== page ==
“Remember to eat everything, take risks and let yourself have a little romance!”
That was the sage advice I heard from a previous intern at Asia New Zealand Foundation’s predeparture meeting before I was sent on my merry way to Indonesia for one and a half months ACICIS’s Journalism Professional Practicum programme.
I didn’t quite know what to expect when I applied for the programme; I knew I had felt unsure of my path in journalism so far, and that I knew I wanted to be thrown into the deep end to get far away from the familiar, the bubble, of Auckland.
But Romance? Pooh-ey not for me!
Except love always hits you out of nowhere, and Indonesia hit me square between the eyes - the traffic congestion, smoking street food carts, and cats skittering around every corner. My favourite memory of Jakarta was walking to my kos (accommodation) with the cheapest bags of fruit, under hazy and purple sky, past lime green warungs and with prayers ringing out from the mosques.
The Jakarta I fell head over heels is the young democracy precariously balancing 22 million people, with 6 religions intertwined and one of the most rapidly changing political spaces. There’s a special kind of understanding you can only begin to scratch by studying, working and living in a space.
My summer fling went by far too quick, and I only wish I had more time to explore all the nooks and crannies across the archipelago of over seventeen thousand islands.
Working at Hill & Associates
“Sherry don’t tell your boss… little father. We gonna take you out to lunch! Meet us in the lobby!”
There are some office politics that are universal. Like code-names to talk about the boss behind the back.
My time at Hill & Associates challenged me in the best way. While risk analysing was an unexpected placement for me, and initially didn’t sound as sexy as shadowing a foreign correspondent in a news room, it taught me invaluable skills and a deeper appreciation of Indonesian politics and society.
The mornings were spent picking through English and Indonesian newspapers for political and social unrest. Only in this field of work do you hear your mentor moan over morning coffee:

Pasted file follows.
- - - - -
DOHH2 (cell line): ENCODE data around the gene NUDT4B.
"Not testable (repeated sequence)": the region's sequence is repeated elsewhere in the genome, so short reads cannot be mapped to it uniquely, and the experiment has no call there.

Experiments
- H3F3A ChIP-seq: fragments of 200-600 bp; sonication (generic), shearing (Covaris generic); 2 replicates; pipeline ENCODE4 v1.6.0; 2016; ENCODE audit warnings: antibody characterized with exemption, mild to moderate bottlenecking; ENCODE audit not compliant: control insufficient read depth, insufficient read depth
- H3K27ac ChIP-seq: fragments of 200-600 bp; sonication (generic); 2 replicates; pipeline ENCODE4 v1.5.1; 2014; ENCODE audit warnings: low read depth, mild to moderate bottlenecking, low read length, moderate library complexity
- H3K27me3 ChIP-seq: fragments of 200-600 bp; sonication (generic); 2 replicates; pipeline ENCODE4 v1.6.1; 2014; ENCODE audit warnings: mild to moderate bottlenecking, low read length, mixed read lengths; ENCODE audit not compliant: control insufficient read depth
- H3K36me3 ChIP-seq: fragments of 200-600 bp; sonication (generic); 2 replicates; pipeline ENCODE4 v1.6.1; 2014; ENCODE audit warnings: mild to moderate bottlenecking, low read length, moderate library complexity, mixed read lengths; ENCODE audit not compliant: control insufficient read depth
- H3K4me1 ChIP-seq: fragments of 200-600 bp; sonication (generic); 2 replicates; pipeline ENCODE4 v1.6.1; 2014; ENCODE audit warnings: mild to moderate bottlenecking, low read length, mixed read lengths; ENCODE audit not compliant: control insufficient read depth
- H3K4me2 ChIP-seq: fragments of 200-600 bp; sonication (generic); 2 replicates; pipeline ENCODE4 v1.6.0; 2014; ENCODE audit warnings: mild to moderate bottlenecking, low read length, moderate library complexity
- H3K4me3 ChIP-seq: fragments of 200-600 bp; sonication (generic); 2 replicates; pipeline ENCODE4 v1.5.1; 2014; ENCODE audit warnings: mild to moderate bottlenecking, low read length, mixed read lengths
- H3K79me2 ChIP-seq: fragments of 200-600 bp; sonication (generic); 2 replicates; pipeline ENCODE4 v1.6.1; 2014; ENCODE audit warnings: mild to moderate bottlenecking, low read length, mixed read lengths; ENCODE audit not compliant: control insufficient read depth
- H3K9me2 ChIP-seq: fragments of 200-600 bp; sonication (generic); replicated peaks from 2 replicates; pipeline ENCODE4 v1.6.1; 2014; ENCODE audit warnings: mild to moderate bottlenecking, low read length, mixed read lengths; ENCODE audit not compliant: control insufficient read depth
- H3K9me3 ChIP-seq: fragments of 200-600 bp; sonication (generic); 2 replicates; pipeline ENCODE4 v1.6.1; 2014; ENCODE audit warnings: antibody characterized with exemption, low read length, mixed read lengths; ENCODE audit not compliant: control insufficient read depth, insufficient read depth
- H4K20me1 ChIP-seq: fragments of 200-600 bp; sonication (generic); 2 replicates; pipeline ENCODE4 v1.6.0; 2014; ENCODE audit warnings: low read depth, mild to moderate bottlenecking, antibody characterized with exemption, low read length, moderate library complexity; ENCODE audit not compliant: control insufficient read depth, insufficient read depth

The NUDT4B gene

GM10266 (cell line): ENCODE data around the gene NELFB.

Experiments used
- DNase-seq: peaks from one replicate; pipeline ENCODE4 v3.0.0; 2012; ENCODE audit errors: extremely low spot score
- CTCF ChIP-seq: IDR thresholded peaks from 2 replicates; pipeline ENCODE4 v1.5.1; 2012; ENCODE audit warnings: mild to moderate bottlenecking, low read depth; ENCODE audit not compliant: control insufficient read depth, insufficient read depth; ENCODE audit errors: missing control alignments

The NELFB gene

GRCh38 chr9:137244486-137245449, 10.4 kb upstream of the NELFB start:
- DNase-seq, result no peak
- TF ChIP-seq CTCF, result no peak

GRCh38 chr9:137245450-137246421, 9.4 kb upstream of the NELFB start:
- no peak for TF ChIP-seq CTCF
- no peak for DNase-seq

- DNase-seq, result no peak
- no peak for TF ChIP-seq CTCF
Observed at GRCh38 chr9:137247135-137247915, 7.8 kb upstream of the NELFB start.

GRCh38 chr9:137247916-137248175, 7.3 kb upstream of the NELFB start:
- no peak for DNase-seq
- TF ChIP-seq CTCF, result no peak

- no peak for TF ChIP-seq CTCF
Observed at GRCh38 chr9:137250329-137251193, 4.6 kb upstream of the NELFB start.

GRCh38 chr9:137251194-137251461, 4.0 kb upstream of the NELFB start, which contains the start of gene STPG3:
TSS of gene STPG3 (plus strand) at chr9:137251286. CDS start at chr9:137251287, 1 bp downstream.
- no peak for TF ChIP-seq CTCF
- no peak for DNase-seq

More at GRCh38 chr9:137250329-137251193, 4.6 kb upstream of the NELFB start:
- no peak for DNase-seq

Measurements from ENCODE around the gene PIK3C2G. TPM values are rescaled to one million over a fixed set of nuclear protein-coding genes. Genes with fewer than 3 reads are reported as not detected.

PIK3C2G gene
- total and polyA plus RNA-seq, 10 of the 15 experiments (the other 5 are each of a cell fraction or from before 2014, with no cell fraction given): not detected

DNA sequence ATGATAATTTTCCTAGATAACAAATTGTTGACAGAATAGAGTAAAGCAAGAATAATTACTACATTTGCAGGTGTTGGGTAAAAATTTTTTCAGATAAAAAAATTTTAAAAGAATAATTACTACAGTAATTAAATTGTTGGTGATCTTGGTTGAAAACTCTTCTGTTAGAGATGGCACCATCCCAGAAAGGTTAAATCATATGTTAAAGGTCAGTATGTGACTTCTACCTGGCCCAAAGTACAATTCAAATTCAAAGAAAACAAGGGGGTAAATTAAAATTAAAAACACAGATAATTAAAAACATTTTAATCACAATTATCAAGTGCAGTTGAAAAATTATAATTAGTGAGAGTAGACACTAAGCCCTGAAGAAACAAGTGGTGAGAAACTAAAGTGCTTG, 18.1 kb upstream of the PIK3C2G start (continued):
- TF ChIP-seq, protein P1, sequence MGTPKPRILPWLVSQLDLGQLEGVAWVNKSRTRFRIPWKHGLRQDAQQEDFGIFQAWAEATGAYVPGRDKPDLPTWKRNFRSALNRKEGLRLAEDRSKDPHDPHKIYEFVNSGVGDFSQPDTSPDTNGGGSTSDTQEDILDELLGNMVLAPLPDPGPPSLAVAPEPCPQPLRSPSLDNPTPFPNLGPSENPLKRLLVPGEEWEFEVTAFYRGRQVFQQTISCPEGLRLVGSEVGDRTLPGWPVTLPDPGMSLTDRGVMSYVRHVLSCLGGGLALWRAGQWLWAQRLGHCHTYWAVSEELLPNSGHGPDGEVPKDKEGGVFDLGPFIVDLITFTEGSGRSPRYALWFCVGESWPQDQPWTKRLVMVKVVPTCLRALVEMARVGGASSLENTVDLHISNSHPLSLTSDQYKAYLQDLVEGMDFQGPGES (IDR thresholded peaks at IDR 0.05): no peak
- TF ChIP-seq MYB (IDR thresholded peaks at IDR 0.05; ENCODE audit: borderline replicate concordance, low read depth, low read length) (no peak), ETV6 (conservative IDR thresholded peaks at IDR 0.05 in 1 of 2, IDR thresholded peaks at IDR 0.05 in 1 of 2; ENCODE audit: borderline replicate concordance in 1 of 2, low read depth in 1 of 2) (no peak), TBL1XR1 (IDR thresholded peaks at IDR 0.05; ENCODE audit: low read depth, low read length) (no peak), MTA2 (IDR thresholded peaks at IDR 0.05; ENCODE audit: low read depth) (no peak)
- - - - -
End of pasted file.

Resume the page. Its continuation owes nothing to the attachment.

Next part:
“Damn there’s no deaths today!… Nah don’t worry about that car crash, no one died… I guess we can do that one but we did cover mount Merapi lava flow yesterday. Any more terrible things happen?”
I’d hunch over newspaper clippings with the Bahasa (Indonesian) I knew and google translate to piece together reports on dengue fever, flooding and million rupiah corruption cases, while next to me my fellow ACICIS intern, Jade, worked on a report on prison safety and human rights in Southeast Asia.
The afternoons I spent researching for hoax news leading up to the presidential/gubernatorial elections. The upcoming elections are big stuff, with around 190 million eligible voters and personality politics dominating the landscape.
Any chance I had to take an hour long motorcycle ride to interview NGOs, I was on it. You learn very quickly that WhatsApp and twitter are the best way to reach contacts, and to be “rubbery” [flexible] with time. So rubbery that even though you’re late half an hour, everyone else is late another half because of traffic, rain and life.
One of the biggest lessons Indonesia taught me is that plans magically fall into place when they are meant to. Like the weekend trips I was lucky enough to squeeze in. I stayed on an organic farm in Bogor with a bunch of other JPP [Journalism Professional Practium] students and went on foggy hikes that felt like the edge of the world
The next weekend I popped over to The Thousand Islands, an hour or so ferry ride away from Jakarta, to snorkel and later watched the sunrise from the biggest Buddhist temple in Yogyakarta where I tried my hand at bartering with a local in the street store, and smiled when I knew she was ripping me off…picking my battles because she was only ripping me off three dollars.
While I only had two weeks of intensive language training at Atma Jaya University, I’ve managed to maintain full hour conversations, with each party only knowing five words, getting by on hand gestures and laughter.
The friendliness of Indonesians is something I’m constantly grateful for. As part of the programme we were also fortunate enough to interview the co-founder Resa and the children of BGBJ, a school run on the Southeast Asia’s largest landfill. It was one of the most inspiring and humbling days spent playing games with the children and getting to know their story.
This trip has been filled with eye-opening experiences. I’m left immensely inspired by the journalists who mentored and taught us. I’m hoping I can be half as ballsy as them and get arrested eight times (16 is hard number to top in the name of human rights.) And I’m left missing eating sambal on heaped plates of rice at padang restaurants. I’ve definitely left a little bit of my heart in Indoneisa.